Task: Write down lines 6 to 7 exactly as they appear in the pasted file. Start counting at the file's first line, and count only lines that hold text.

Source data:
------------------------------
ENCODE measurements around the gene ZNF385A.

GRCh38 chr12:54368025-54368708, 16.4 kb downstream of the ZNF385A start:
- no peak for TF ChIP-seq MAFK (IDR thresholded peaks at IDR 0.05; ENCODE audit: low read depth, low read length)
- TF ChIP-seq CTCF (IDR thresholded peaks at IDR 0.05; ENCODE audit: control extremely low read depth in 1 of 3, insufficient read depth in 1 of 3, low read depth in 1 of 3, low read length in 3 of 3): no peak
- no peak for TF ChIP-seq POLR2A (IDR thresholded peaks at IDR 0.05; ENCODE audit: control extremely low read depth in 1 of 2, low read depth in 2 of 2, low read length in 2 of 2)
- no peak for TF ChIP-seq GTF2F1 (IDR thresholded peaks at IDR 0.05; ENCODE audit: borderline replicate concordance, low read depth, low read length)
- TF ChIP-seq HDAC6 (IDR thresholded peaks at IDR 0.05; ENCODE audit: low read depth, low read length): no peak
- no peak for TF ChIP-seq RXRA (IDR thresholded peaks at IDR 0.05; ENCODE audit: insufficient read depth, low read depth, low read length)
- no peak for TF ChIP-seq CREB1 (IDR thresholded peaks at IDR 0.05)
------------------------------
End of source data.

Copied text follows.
- no peak for TF ChIP-seq GTF2F1 (IDR thresholded peaks at IDR 0.05; ENCODE audit: borderline replicate concordance, low read depth, low read length)
- TF ChIP-seq HDAC6 (IDR thresholded peaks at IDR 0.05; ENCODE audit: low read depth, low read length): no peak